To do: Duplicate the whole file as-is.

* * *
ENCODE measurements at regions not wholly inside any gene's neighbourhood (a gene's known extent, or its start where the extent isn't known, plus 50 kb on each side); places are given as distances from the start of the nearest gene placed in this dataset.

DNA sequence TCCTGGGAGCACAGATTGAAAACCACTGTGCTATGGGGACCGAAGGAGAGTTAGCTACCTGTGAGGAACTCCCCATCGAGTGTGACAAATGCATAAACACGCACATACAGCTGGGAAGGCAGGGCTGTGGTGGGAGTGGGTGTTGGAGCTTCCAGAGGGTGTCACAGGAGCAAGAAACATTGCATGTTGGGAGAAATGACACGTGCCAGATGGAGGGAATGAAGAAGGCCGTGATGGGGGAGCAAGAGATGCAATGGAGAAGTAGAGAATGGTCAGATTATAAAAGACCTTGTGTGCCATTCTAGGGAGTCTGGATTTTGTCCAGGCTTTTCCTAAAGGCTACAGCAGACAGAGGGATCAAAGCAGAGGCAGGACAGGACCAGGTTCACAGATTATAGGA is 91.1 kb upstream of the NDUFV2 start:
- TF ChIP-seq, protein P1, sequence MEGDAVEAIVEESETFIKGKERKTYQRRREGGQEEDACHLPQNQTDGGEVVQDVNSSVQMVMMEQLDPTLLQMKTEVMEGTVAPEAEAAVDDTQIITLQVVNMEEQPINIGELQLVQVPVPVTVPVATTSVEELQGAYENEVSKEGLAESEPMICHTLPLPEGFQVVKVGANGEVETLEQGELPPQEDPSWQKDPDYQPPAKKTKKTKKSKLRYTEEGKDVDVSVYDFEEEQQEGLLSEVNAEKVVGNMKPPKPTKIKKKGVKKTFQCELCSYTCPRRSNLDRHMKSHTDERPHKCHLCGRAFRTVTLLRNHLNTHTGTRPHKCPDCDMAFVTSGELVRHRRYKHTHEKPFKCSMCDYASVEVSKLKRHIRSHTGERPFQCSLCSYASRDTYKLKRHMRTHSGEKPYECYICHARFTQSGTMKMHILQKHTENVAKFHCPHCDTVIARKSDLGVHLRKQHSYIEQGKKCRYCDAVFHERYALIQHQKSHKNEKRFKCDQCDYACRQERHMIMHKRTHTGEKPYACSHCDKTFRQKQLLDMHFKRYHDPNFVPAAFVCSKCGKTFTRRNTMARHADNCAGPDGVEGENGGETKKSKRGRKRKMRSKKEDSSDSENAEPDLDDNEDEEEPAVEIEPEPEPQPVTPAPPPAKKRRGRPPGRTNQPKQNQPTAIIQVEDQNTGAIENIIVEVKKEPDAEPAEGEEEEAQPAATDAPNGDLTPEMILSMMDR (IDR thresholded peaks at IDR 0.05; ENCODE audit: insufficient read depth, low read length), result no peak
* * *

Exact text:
ENCODE measurements at regions not wholly inside any gene's neighbourhood (a gene's known extent, or its start where the extent isn't known, plus 50 kb on each side); places are given as distances from the start of the nearest gene placed in this dataset.

DNA sequence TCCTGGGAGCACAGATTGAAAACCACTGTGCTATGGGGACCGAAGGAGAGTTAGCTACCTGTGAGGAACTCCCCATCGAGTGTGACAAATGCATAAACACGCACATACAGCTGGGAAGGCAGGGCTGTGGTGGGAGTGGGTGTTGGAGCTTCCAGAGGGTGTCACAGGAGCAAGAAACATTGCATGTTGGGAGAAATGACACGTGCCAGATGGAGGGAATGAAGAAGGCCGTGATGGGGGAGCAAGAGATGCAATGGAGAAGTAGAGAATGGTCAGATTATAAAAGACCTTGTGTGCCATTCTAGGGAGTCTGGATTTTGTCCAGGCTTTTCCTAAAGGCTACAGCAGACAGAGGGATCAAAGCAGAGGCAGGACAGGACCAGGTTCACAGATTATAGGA is 91.1 kb upstream of the NDUFV2 start:
- TF ChIP-seq, protein P1, sequence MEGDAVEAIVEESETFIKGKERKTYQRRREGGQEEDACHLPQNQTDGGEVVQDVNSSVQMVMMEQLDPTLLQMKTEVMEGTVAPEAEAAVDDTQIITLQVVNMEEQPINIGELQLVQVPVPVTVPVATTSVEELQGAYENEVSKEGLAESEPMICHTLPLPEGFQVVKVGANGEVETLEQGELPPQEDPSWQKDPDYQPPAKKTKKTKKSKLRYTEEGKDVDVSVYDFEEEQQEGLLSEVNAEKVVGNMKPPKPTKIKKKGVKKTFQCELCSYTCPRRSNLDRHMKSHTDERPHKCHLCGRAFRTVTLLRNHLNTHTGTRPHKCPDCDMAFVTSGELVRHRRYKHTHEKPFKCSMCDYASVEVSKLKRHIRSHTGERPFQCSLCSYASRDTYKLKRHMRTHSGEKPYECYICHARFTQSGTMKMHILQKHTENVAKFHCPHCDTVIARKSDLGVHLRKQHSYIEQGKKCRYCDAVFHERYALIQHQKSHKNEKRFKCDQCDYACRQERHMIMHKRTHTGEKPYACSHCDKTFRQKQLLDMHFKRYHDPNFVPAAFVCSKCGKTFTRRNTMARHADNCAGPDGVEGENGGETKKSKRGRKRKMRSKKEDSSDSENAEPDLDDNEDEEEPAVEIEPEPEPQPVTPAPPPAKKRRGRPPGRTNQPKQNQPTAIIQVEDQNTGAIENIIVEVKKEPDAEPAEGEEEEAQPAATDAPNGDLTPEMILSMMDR (IDR thresholded peaks at IDR 0.05; ENCODE audit: insufficient read depth, low read length), result no peak